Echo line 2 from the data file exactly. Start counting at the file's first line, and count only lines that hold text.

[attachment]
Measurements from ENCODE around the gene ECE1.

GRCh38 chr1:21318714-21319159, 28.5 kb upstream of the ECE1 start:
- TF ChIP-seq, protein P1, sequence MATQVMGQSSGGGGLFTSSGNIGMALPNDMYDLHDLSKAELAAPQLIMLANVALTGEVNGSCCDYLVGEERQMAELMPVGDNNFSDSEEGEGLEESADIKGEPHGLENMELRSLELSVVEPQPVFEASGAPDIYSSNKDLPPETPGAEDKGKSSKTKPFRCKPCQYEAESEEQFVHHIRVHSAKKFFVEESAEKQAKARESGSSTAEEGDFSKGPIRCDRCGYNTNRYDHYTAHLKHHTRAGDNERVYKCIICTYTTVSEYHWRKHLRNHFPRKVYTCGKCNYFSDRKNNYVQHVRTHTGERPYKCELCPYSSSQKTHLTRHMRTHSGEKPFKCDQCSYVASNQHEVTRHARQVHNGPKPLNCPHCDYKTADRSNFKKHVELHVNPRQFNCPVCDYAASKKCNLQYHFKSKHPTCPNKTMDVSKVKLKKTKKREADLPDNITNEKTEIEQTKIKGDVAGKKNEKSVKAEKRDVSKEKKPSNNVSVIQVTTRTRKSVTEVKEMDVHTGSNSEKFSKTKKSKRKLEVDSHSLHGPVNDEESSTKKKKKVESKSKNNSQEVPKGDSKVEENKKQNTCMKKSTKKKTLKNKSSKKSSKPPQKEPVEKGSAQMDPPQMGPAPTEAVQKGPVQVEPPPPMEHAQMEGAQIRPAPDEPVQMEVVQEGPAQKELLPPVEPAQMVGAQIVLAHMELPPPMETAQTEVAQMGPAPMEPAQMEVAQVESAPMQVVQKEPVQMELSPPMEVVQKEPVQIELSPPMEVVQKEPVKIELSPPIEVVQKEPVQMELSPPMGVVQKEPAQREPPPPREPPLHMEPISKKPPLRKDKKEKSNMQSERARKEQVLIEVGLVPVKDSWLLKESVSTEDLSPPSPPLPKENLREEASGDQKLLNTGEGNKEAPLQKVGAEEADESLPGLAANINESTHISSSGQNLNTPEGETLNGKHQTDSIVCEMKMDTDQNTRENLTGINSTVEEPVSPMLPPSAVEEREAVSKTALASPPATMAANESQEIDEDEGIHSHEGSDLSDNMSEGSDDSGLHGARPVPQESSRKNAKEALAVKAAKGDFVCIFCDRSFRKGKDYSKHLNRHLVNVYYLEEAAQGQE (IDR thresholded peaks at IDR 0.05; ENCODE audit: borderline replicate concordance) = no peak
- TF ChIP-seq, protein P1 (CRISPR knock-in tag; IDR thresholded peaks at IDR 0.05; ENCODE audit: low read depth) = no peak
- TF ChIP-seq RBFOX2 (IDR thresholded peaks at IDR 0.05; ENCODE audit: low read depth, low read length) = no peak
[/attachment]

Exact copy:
GRCh38 chr1:21318714-21319159, 28.5 kb upstream of the ECE1 start: